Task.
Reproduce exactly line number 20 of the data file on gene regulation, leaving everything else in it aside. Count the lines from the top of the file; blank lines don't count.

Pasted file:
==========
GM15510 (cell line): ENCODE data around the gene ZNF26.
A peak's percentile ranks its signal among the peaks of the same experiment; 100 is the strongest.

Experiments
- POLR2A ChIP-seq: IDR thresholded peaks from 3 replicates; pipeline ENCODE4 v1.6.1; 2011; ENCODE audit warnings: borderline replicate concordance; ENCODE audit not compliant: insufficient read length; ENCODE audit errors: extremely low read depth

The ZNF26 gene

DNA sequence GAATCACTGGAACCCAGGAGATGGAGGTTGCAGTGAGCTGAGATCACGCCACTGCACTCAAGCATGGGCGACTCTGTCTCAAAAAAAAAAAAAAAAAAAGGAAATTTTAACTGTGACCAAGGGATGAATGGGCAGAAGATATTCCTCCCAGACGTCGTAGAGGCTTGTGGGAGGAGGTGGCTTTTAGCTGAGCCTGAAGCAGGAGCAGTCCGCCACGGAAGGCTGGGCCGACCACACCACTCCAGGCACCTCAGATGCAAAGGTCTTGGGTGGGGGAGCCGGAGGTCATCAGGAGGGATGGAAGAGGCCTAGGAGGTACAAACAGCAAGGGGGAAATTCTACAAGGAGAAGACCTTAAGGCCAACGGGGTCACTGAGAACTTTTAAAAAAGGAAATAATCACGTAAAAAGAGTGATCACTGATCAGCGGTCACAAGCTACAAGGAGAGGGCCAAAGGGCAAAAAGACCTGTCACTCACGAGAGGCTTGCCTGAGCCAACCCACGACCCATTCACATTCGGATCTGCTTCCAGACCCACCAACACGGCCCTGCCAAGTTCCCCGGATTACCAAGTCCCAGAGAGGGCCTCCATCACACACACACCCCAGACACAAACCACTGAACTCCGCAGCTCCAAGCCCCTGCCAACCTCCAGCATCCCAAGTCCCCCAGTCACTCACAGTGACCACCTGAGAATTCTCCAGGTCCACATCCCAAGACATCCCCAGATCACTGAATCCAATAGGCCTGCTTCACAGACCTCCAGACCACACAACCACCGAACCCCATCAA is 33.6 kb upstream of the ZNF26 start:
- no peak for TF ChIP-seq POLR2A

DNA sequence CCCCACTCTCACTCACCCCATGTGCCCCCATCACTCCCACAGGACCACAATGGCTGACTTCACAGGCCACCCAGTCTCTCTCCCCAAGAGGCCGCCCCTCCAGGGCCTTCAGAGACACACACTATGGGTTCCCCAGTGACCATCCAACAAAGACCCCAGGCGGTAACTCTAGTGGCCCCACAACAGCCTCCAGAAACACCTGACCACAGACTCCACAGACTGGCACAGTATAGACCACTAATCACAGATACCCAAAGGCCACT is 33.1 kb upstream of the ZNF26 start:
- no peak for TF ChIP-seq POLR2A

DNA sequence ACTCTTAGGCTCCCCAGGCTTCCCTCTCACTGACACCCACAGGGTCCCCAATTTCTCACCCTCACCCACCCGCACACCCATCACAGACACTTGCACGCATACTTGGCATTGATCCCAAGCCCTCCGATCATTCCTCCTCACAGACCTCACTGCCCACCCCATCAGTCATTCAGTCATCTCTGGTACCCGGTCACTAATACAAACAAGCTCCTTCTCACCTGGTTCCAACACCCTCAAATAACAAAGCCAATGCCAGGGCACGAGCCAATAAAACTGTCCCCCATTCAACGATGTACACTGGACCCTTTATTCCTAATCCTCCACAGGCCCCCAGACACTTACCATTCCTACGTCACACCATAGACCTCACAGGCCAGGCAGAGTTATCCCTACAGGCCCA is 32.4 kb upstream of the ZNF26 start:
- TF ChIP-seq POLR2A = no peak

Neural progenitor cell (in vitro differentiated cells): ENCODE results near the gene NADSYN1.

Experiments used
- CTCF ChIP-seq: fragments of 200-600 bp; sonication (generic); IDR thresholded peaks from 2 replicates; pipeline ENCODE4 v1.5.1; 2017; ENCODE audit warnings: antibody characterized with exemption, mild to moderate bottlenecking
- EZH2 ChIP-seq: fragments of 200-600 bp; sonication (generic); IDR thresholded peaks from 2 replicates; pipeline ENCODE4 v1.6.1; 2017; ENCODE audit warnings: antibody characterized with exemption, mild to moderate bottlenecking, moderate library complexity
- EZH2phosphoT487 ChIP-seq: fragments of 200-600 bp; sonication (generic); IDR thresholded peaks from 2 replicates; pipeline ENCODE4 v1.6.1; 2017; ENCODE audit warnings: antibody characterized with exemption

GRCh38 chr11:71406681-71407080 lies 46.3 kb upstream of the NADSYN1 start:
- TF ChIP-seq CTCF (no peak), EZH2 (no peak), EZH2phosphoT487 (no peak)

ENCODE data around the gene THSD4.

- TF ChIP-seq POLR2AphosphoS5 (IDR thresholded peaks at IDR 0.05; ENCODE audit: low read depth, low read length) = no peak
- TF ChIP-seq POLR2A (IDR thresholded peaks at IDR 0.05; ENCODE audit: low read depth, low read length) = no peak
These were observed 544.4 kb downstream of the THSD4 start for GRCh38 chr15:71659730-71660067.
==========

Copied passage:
- TF ChIP-seq POLR2AphosphoS5 (IDR thresholded peaks at IDR 0.05; ENCODE audit: low read depth, low read length) = no peak